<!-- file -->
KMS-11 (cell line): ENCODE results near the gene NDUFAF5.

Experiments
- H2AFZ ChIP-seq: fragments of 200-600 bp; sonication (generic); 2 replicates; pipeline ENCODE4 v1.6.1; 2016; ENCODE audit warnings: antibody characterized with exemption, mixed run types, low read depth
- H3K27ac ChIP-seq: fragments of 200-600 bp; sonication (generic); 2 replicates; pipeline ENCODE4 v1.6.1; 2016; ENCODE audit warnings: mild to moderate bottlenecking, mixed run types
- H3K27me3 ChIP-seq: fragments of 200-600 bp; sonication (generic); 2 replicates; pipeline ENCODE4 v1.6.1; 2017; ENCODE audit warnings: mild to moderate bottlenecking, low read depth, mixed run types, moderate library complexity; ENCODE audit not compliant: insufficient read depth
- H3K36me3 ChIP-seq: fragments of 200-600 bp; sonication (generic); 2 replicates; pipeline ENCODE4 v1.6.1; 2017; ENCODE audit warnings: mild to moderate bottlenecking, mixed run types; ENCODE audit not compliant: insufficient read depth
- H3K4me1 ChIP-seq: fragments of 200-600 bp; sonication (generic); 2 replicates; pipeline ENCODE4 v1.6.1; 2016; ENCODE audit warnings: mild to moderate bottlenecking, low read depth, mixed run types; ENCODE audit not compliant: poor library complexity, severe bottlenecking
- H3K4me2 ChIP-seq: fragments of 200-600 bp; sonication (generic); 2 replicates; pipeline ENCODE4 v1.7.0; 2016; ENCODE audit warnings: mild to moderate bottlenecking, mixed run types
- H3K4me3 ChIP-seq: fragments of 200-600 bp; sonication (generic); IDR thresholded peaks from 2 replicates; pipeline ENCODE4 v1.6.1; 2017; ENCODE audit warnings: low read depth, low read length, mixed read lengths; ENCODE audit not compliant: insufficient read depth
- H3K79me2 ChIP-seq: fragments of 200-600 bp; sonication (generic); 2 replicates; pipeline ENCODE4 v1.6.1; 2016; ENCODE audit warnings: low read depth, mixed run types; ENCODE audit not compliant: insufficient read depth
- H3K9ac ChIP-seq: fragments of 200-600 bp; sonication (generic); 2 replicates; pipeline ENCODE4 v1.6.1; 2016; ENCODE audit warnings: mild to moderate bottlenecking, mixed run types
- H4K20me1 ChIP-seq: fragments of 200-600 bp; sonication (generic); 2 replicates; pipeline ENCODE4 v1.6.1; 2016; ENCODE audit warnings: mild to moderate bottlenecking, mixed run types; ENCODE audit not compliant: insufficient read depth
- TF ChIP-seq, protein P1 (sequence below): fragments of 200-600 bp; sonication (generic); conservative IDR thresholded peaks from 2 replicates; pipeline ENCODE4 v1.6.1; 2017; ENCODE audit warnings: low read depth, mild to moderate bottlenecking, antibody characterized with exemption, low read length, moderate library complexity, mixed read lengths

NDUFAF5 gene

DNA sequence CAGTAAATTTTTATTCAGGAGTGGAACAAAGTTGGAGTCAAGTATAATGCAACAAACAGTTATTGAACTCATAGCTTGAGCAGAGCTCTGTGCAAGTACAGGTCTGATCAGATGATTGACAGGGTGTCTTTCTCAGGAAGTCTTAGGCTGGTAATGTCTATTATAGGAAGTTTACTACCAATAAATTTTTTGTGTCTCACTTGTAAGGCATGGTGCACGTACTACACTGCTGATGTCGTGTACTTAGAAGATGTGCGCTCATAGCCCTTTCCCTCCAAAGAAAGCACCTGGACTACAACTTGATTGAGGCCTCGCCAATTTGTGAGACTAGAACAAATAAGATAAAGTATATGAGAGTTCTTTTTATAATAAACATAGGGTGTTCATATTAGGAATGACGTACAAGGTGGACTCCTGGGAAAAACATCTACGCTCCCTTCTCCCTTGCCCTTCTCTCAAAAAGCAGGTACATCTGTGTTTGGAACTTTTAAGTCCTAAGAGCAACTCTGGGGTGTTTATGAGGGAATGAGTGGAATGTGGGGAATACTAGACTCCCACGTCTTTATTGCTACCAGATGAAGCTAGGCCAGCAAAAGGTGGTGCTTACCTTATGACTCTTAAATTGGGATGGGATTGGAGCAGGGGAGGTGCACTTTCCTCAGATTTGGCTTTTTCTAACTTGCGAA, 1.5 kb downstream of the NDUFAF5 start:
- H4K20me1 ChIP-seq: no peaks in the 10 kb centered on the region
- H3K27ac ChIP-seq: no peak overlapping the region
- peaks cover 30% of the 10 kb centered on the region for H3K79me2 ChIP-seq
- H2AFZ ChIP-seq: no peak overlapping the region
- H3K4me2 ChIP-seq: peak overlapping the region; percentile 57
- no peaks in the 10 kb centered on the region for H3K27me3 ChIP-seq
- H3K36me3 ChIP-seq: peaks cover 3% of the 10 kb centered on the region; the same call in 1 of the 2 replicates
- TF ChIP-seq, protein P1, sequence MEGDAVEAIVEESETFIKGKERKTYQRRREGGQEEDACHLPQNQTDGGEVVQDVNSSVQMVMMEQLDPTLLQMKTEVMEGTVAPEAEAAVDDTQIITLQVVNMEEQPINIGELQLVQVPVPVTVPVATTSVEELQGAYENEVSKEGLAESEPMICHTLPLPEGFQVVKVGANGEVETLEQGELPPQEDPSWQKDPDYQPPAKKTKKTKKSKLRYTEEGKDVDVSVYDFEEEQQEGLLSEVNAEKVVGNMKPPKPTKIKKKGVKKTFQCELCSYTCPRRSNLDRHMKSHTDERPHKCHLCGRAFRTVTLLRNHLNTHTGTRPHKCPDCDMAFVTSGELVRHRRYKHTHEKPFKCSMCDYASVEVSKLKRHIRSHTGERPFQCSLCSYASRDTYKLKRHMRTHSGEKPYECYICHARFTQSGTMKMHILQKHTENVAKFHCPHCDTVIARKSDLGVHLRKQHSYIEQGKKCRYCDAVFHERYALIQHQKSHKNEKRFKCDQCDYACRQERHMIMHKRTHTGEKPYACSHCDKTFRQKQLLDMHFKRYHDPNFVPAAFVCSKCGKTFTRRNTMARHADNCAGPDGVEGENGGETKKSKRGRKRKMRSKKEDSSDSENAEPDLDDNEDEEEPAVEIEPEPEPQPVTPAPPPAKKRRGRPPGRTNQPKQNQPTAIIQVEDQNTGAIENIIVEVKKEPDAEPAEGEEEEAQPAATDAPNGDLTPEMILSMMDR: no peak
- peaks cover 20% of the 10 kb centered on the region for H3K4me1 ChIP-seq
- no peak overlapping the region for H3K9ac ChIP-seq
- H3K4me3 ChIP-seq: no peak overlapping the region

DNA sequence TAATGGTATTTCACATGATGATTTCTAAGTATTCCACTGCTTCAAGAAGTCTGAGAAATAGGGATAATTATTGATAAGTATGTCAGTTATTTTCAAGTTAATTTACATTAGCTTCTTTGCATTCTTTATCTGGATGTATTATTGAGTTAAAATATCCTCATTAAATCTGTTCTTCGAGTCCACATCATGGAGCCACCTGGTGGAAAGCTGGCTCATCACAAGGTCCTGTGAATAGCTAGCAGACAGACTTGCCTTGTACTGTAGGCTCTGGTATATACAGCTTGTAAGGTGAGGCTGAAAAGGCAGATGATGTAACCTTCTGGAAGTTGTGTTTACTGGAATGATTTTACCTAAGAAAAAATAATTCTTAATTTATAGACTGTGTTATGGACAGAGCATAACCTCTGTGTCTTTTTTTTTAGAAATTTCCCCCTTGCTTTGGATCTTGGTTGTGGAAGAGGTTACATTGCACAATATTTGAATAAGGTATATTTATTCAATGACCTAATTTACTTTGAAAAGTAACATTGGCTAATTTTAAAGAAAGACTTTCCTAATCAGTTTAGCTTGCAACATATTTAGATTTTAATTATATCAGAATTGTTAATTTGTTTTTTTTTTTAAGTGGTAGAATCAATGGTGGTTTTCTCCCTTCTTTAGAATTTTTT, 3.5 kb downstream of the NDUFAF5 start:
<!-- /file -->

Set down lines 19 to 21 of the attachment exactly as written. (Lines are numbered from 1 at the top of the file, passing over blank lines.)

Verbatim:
- H2AFZ ChIP-seq: no peak overlapping the region
- H3K4me2 ChIP-seq: peak overlapping the region; percentile 57
- no peaks in the 10 kb centered on the region for H3K27me3 ChIP-seq